"Please sit down, Piotr Sergeyevich. Would you care for some tea?"
Ludinov shook his head, tersely.
"Thank you, Comrade Commissar, but I would prefer to stand. My time is short, as I must prepare to leave at once. I have been ordered to the Barrikady. The ferry departs in ten minutes. It is my obligation to inform you of this."
Golovkin replaced his pistol in its holster. He pushed back his chair from the rickety desk and stood to face the Major.
"I am fully aware of your orders, Major. I will be accompanying you to the front. The men there need...resolve. I should think that, between you and I, we should give it to them."
October 17th was a menagerie of horrors for the Russian defenders.
Eschewing the western approach, the German opted to purchase one Rifle Company and a module of Preregistered 150mm Heavy Artillery directed by an off-board observer. The German attack plan was straightforward: smash the fortifications in The Corner with heavy artillery, follow-up with the Sturm Company and creep forward with the remaining troops hex-by-hex toward the Manufacturing Hall. The smashing was relentless. Of the reinforced company defending The Corner, a half-dozen dazed and terrified teenagers were all that stumbled back to the line. The rest had simply ceased to exist.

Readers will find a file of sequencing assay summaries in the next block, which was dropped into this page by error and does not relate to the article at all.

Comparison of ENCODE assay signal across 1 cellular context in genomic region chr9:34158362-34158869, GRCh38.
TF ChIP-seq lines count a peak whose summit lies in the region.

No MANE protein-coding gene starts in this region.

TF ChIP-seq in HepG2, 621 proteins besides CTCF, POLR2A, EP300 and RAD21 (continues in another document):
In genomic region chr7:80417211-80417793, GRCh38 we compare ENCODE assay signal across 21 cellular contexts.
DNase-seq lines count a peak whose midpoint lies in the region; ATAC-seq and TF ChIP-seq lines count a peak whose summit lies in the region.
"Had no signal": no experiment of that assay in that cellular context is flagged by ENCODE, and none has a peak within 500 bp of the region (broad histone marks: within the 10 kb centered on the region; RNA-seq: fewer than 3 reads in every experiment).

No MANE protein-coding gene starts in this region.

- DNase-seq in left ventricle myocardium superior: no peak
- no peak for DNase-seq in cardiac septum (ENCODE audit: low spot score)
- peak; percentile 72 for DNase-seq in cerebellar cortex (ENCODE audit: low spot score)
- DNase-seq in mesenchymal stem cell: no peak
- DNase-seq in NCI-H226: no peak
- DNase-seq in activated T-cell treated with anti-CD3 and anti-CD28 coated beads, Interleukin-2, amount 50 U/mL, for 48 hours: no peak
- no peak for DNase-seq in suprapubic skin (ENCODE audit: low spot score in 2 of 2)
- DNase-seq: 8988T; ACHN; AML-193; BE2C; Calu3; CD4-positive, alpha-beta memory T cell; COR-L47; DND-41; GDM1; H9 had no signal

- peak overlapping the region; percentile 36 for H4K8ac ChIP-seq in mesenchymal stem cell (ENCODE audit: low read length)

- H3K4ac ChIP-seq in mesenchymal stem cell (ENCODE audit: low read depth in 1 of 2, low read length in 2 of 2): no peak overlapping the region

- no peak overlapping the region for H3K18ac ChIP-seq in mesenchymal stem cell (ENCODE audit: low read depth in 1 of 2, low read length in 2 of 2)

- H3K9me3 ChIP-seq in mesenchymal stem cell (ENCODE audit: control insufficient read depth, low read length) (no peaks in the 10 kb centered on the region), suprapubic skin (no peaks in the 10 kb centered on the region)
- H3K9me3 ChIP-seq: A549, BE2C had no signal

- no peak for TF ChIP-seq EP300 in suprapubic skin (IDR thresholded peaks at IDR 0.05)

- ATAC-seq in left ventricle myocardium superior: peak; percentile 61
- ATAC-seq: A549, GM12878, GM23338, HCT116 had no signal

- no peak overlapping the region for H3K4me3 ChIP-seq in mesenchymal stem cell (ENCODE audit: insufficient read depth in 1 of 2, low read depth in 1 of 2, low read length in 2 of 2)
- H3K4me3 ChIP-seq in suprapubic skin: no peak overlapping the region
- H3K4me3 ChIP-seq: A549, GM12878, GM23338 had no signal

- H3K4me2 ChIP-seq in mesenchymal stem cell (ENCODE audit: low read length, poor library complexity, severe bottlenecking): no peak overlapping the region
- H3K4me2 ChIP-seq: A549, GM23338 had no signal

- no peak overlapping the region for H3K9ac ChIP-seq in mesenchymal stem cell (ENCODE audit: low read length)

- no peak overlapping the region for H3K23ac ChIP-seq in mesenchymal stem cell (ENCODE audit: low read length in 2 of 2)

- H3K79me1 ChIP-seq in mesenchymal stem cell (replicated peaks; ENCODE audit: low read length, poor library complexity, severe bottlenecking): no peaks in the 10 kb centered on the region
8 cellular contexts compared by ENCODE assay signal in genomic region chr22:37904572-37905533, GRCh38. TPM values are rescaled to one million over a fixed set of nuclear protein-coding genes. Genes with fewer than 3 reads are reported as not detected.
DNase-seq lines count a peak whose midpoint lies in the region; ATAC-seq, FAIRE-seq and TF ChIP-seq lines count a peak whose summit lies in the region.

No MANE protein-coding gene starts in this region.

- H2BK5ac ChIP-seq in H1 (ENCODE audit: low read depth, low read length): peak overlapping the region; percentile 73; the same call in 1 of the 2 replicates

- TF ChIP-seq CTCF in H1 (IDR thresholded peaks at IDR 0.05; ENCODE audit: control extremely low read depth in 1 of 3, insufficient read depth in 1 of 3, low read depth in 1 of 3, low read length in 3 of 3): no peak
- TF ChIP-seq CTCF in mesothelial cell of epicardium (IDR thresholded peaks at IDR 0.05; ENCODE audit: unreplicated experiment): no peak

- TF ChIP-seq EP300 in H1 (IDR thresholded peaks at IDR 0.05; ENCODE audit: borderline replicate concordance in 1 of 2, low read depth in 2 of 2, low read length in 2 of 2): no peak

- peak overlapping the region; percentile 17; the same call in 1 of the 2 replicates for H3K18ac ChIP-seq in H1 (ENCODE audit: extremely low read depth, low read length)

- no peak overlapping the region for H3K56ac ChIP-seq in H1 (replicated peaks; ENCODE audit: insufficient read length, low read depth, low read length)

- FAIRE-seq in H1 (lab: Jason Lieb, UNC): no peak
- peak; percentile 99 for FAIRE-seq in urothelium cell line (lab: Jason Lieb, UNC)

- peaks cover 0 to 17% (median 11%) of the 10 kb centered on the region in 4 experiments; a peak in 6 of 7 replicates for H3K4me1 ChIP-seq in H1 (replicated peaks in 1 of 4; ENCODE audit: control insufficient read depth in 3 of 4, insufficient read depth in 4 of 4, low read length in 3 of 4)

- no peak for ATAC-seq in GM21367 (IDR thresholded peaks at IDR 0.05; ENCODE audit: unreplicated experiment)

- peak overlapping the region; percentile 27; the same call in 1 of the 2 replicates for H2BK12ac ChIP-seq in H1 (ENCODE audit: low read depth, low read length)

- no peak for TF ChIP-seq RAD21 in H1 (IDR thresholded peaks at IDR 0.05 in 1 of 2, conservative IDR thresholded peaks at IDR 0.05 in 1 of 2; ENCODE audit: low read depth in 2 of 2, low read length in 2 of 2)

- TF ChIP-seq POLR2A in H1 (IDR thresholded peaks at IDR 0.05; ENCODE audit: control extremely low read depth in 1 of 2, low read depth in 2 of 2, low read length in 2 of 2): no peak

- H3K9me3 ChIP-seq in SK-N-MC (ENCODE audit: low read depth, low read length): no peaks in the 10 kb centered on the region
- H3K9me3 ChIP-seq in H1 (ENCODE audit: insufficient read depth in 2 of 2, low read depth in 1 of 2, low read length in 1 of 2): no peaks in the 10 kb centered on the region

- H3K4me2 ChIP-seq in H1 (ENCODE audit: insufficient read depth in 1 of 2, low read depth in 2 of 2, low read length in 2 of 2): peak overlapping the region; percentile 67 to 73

By the end of the day, the German had pushed forward to the ravine at Z8-AA8-BB8-CC8 and even managed to create an isolated pocket of German-controlled territory in the buildings immediately south, including the Chemist's Shop. Over half of the Manufacturing Hall, and all of the locations in The Point, fell to German control. Building B12 remained in Russian hands and, fortuitously, the fortifications supporting it remained intact. All in all, a solid Day One success for the German.